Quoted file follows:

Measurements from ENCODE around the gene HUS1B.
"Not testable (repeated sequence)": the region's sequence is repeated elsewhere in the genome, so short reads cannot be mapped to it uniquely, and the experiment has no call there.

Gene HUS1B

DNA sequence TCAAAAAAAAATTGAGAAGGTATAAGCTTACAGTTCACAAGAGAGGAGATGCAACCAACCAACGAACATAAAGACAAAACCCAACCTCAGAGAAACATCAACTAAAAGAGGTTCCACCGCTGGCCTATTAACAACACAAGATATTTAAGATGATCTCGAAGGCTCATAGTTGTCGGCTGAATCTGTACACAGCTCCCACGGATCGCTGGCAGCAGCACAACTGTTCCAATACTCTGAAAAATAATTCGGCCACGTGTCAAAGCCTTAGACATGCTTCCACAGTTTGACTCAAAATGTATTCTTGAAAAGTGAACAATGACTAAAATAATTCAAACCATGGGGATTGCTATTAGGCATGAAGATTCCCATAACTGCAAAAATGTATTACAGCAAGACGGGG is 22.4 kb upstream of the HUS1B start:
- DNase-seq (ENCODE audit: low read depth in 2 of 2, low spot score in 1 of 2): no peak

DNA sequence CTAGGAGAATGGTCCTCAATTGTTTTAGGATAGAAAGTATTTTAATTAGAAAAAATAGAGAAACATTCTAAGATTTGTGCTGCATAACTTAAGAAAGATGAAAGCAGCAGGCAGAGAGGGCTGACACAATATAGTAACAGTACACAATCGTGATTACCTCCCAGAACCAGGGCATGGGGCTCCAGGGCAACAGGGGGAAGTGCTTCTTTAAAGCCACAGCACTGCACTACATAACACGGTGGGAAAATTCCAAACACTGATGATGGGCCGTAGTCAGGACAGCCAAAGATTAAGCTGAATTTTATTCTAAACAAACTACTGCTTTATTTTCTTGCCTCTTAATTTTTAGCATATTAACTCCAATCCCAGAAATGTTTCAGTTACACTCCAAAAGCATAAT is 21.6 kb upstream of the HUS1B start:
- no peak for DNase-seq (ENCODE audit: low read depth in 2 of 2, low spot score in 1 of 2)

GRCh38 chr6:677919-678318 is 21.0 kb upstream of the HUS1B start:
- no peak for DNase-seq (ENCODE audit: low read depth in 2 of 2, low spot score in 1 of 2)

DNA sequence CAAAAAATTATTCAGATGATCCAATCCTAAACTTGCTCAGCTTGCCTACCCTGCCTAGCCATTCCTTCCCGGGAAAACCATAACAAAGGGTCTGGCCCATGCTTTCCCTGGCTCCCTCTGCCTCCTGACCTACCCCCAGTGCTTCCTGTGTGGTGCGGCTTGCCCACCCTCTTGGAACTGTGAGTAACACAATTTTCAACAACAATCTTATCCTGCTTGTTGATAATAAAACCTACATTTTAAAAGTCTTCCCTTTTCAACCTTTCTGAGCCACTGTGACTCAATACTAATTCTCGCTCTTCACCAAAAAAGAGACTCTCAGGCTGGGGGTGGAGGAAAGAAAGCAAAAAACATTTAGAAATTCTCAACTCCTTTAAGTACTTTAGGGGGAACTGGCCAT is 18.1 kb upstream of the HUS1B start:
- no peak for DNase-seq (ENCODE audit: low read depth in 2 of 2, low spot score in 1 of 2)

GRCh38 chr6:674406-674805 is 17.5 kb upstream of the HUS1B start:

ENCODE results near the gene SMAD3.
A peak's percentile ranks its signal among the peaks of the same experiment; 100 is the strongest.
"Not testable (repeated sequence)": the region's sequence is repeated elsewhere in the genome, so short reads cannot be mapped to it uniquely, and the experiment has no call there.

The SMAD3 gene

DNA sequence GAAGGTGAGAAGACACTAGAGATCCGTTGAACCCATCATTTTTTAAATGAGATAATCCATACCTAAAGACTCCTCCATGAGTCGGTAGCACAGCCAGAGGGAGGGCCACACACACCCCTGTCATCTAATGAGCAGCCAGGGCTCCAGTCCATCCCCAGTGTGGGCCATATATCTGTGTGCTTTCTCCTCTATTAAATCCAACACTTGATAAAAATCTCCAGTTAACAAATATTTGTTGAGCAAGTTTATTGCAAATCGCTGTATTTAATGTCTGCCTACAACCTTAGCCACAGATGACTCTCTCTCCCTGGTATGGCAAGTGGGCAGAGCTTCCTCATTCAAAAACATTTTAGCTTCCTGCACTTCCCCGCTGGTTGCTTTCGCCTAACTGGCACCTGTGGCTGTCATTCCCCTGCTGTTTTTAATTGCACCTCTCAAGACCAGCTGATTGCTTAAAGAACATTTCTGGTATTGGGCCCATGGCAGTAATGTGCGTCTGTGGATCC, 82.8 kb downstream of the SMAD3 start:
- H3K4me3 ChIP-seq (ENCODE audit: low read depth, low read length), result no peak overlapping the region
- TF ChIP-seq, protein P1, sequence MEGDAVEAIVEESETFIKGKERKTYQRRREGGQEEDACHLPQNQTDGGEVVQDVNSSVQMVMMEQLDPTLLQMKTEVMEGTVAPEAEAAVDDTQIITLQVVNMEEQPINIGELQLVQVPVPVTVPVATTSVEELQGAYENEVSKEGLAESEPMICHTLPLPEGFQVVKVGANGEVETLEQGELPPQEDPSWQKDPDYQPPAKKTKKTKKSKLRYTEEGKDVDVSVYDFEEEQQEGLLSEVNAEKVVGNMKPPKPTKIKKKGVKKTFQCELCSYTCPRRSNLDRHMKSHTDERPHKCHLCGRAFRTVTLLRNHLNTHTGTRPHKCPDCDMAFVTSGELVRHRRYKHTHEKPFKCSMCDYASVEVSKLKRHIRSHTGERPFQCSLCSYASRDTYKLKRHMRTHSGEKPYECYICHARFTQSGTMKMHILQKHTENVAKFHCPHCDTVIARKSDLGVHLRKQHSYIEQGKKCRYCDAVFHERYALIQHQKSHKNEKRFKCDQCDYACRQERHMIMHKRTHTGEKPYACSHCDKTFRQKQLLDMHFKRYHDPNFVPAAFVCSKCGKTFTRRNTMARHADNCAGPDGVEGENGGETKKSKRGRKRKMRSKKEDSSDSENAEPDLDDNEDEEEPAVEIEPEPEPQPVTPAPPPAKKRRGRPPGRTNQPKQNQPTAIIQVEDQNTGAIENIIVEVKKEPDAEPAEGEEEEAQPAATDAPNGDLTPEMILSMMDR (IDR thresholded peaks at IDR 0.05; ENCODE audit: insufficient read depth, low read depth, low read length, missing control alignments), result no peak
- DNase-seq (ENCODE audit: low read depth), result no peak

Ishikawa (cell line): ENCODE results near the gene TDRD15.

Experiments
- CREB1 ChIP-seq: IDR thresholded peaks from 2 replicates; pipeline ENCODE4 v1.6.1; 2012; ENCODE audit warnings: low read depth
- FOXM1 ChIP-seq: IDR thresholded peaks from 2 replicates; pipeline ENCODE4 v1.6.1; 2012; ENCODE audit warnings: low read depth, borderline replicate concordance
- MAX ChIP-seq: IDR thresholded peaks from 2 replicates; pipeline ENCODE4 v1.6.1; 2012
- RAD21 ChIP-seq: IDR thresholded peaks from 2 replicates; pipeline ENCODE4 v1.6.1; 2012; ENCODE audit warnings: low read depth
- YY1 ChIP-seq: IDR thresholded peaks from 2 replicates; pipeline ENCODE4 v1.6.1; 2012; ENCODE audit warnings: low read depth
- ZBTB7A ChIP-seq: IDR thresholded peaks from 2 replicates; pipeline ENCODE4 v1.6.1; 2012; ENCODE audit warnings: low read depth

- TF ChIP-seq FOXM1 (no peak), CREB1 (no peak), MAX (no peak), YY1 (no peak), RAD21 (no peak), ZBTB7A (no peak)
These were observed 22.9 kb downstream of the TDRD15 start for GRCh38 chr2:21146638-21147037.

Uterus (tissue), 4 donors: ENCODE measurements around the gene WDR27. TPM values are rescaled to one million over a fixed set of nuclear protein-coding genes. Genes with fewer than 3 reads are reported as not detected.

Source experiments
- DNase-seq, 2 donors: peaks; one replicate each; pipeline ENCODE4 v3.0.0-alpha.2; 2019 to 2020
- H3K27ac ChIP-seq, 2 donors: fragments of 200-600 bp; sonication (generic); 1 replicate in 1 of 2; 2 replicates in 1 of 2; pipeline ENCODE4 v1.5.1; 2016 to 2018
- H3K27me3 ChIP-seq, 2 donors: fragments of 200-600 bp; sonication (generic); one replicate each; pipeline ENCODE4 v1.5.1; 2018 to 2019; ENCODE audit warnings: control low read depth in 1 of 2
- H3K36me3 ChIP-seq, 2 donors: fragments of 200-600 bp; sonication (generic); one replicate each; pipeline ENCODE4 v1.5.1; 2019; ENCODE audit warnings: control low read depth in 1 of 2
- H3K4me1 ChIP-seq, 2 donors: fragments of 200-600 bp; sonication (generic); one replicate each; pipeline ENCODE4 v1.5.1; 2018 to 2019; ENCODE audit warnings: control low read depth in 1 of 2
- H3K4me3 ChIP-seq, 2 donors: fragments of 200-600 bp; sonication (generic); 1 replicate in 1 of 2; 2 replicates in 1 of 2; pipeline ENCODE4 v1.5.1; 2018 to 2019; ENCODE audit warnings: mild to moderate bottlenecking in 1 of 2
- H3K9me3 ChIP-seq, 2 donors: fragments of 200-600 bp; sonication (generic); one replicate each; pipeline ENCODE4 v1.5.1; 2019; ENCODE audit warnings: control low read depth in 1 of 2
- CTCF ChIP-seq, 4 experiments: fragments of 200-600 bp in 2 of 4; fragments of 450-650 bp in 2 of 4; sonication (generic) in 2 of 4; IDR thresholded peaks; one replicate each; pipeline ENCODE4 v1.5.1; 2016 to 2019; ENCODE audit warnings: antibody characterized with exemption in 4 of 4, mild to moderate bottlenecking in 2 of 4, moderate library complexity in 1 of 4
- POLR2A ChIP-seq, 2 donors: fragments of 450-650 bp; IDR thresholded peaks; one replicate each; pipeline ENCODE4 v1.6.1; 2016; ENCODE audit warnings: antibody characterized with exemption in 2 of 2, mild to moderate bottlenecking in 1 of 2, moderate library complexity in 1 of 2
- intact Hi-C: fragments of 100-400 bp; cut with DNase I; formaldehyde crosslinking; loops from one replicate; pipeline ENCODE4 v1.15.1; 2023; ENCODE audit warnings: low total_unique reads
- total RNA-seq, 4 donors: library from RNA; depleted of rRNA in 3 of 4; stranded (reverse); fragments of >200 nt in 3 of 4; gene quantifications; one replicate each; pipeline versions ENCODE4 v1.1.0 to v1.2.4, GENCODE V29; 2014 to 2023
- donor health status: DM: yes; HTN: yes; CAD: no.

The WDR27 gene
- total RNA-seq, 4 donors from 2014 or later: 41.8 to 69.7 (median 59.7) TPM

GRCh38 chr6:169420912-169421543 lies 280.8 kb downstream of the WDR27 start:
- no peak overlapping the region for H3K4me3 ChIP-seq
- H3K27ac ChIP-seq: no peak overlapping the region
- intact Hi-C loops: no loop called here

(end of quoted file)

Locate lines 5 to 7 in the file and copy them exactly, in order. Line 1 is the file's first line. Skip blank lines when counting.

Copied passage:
- DNase-seq (ENCODE audit: low read depth in 2 of 2, low spot score in 1 of 2): no peak

DNA sequence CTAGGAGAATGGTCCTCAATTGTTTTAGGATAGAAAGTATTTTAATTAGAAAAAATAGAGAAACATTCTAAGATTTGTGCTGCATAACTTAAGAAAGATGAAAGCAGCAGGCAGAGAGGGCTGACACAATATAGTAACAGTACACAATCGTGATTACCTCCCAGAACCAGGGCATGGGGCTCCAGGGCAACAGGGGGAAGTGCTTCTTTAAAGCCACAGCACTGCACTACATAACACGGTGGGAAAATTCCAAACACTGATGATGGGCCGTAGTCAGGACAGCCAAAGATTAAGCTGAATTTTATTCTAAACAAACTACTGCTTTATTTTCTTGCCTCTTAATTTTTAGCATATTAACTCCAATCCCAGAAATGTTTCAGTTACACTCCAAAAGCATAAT is 21.6 kb upstream of the HUS1B start:
- no peak for DNase-seq (ENCODE audit: low read depth in 2 of 2, low spot score in 1 of 2)